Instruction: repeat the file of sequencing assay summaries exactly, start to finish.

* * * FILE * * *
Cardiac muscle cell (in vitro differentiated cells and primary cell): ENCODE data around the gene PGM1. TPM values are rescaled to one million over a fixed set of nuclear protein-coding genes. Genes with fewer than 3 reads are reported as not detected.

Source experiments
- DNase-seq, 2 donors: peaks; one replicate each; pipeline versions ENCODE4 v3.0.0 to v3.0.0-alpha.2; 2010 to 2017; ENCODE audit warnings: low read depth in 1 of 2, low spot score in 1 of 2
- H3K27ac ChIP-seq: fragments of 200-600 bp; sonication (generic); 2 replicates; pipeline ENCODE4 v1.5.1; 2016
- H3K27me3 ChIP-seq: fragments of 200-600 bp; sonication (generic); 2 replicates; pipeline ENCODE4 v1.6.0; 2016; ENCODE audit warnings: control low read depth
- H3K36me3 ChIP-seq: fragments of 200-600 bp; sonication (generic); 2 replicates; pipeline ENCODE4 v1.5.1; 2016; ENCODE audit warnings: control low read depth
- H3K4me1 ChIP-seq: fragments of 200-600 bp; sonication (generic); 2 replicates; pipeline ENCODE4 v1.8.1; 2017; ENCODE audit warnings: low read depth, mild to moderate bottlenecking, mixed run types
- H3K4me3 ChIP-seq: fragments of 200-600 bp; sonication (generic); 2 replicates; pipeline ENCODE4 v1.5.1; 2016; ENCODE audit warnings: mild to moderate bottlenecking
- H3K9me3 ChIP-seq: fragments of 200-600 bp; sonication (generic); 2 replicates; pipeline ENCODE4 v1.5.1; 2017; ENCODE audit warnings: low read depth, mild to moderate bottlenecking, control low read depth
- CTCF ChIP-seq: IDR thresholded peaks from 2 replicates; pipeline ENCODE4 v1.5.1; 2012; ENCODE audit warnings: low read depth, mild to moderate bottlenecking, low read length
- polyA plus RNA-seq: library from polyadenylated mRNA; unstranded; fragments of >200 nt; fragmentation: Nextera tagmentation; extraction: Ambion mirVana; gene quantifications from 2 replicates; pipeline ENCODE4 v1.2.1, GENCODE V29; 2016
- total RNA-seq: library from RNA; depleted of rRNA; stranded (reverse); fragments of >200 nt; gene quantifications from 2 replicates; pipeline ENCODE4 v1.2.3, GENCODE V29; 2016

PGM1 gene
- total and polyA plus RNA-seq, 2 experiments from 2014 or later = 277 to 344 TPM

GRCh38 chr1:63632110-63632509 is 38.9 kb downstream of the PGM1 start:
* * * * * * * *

Cardiac muscle cell (in vitro differentiated cells and primary cell): ENCODE data around the gene PGM1. TPM values are rescaled to one million over a fixed set of nuclear protein-coding genes. Genes with fewer than 3 reads are reported as not detected.

Source experiments
- DNase-seq, 2 donors: peaks; one replicate each; pipeline versions ENCODE4 v3.0.0 to v3.0.0-alpha.2; 2010 to 2017; ENCODE audit warnings: low read depth in 1 of 2, low spot score in 1 of 2
- H3K27ac ChIP-seq: fragments of 200-600 bp; sonication (generic); 2 replicates; pipeline ENCODE4 v1.5.1; 2016
- H3K27me3 ChIP-seq: fragments of 200-600 bp; sonication (generic); 2 replicates; pipeline ENCODE4 v1.6.0; 2016; ENCODE audit warnings: control low read depth
- H3K36me3 ChIP-seq: fragments of 200-600 bp; sonication (generic); 2 replicates; pipeline ENCODE4 v1.5.1; 2016; ENCODE audit warnings: control low read depth
- H3K4me1 ChIP-seq: fragments of 200-600 bp; sonication (generic); 2 replicates; pipeline ENCODE4 v1.8.1; 2017; ENCODE audit warnings: low read depth, mild to moderate bottlenecking, mixed run types
- H3K4me3 ChIP-seq: fragments of 200-600 bp; sonication (generic); 2 replicates; pipeline ENCODE4 v1.5.1; 2016; ENCODE audit warnings: mild to moderate bottlenecking
- H3K9me3 ChIP-seq: fragments of 200-600 bp; sonication (generic); 2 replicates; pipeline ENCODE4 v1.5.1; 2017; ENCODE audit warnings: low read depth, mild to moderate bottlenecking, control low read depth
- CTCF ChIP-seq: IDR thresholded peaks from 2 replicates; pipeline ENCODE4 v1.5.1; 2012; ENCODE audit warnings: low read depth, mild to moderate bottlenecking, low read length
- polyA plus RNA-seq: library from polyadenylated mRNA; unstranded; fragments of >200 nt; fragmentation: Nextera tagmentation; extraction: Ambion mirVana; gene quantifications from 2 replicates; pipeline ENCODE4 v1.2.1, GENCODE V29; 2016
- total RNA-seq: library from RNA; depleted of rRNA; stranded (reverse); fragments of >200 nt; gene quantifications from 2 replicates; pipeline ENCODE4 v1.2.3, GENCODE V29; 2016

PGM1 gene
- total and polyA plus RNA-seq, 2 experiments from 2014 or later = 277 to 344 TPM

GRCh38 chr1:63632110-63632509 is 38.9 kb downstream of the PGM1 start: